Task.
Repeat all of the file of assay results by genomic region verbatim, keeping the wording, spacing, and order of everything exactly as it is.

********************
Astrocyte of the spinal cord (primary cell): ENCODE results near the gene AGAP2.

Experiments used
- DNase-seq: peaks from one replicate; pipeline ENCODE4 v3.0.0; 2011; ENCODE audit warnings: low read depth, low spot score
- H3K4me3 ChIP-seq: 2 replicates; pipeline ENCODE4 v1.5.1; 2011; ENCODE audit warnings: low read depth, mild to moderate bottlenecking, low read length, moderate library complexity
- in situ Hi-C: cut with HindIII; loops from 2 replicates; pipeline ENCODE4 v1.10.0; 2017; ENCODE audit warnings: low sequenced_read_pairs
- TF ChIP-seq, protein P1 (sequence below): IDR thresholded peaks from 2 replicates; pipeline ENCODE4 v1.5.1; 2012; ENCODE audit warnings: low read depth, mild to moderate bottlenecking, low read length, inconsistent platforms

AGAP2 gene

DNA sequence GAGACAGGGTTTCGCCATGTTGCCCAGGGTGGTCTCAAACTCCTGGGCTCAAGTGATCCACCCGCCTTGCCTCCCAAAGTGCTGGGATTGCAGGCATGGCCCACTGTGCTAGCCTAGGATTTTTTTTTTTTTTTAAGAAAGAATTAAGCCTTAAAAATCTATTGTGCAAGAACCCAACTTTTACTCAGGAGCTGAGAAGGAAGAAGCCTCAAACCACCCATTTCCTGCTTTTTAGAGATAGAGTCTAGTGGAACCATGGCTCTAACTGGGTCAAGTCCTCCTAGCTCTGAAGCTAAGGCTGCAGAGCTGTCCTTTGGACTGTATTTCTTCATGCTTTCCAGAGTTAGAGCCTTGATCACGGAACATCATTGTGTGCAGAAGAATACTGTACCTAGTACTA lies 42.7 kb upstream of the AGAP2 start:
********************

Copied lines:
Astrocyte of the spinal cord (primary cell): ENCODE results near the gene AGAP2.

Experiments used
- DNase-seq: peaks from one replicate; pipeline ENCODE4 v3.0.0; 2011; ENCODE audit warnings: low read depth, low spot score
- H3K4me3 ChIP-seq: 2 replicates; pipeline ENCODE4 v1.5.1; 2011; ENCODE audit warnings: low read depth, mild to moderate bottlenecking, low read length, moderate library complexity
- in situ Hi-C: cut with HindIII; loops from 2 replicates; pipeline ENCODE4 v1.10.0; 2017; ENCODE audit warnings: low sequenced_read_pairs
- TF ChIP-seq, protein P1 (sequence below): IDR thresholded peaks from 2 replicates; pipeline ENCODE4 v1.5.1; 2012; ENCODE audit warnings: low read depth, mild to moderate bottlenecking, low read length, inconsistent platforms

AGAP2 gene

DNA sequence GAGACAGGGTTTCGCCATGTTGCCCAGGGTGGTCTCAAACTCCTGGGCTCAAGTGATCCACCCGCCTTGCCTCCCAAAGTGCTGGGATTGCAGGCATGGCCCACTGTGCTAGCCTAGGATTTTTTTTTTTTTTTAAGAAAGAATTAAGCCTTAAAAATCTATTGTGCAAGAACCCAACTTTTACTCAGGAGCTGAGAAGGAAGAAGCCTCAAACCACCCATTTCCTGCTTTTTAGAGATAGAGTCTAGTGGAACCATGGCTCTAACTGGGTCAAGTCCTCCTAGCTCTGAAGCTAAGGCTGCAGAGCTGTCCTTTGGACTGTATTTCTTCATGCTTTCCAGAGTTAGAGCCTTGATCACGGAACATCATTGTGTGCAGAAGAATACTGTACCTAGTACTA lies 42.7 kb upstream of the AGAP2 start: